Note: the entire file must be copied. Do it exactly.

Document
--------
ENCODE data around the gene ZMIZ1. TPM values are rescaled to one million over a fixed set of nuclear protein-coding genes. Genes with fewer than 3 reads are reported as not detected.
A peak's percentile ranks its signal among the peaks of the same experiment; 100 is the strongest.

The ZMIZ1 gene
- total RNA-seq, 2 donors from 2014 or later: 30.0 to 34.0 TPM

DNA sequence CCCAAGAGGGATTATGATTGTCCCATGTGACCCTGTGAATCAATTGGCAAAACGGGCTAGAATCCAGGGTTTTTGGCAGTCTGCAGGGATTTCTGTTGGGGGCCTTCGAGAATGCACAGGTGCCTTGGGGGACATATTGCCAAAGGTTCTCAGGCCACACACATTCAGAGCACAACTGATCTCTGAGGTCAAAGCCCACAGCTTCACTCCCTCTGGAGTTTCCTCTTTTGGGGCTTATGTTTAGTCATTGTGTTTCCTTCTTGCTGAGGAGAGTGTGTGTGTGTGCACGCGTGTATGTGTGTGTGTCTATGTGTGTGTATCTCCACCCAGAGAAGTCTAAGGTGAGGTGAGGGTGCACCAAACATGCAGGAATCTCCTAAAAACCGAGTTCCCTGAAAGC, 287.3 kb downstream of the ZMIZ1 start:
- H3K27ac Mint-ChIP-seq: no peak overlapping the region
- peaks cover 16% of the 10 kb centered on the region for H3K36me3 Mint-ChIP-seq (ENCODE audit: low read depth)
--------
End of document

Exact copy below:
ENCODE data around the gene ZMIZ1. TPM values are rescaled to one million over a fixed set of nuclear protein-coding genes. Genes with fewer than 3 reads are reported as not detected.
A peak's percentile ranks its signal among the peaks of the same experiment; 100 is the strongest.

The ZMIZ1 gene
- total RNA-seq, 2 donors from 2014 or later: 30.0 to 34.0 TPM

DNA sequence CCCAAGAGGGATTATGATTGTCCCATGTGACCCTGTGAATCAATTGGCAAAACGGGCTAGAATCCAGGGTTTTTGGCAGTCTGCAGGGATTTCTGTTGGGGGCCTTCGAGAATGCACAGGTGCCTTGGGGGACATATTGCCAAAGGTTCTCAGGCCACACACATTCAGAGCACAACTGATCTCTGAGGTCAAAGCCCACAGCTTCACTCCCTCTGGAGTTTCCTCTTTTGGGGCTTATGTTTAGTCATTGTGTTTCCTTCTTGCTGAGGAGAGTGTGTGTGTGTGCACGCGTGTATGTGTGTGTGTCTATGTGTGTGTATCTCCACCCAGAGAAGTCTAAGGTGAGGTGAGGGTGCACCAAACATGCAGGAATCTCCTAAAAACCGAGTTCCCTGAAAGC, 287.3 kb downstream of the ZMIZ1 start:
- H3K27ac Mint-ChIP-seq: no peak overlapping the region
- peaks cover 16% of the 10 kb centered on the region for H3K36me3 Mint-ChIP-seq (ENCODE audit: low read depth)